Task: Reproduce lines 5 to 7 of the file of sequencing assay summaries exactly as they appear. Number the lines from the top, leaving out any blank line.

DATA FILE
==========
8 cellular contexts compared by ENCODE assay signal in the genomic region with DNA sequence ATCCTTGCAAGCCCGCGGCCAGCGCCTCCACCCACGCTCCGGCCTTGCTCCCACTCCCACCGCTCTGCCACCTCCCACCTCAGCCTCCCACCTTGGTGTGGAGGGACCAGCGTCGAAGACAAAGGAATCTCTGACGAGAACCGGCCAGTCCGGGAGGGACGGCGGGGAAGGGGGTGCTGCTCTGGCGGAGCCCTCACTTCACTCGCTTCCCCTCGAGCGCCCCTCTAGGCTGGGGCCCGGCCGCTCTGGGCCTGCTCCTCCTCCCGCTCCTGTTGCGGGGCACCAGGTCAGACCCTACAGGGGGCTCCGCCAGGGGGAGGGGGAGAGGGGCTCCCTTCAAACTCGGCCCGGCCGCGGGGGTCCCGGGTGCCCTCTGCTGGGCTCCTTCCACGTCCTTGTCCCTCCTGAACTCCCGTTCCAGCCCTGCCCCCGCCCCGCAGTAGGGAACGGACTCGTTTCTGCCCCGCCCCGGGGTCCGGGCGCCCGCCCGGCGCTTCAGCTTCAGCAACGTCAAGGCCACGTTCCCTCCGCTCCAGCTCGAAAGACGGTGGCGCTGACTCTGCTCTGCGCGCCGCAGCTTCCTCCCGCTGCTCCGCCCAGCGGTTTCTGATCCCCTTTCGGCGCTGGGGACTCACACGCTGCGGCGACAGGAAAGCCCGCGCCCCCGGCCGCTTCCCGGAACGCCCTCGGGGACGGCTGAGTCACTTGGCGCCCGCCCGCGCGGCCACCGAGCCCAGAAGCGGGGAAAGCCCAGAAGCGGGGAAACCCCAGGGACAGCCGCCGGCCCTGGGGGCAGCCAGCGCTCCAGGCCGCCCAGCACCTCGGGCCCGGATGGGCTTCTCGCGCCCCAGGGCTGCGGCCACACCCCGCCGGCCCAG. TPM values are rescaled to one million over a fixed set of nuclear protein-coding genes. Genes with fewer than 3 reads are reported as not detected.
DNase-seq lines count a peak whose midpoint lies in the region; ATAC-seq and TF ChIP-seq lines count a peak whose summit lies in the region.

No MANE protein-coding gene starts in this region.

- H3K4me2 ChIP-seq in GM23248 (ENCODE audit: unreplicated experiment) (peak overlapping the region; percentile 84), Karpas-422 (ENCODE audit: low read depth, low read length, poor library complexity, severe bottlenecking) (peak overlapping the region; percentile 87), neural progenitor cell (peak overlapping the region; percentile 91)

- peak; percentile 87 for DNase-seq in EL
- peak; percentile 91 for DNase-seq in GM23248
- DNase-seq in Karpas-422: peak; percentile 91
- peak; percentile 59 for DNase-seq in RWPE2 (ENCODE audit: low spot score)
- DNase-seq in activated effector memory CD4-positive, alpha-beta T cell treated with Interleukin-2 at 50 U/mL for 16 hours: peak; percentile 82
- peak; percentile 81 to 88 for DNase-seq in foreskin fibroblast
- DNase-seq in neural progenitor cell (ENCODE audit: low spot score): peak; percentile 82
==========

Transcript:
- peak; percentile 87 for DNase-seq in EL
- peak; percentile 91 for DNase-seq in GM23248
- DNase-seq in Karpas-422: peak; percentile 91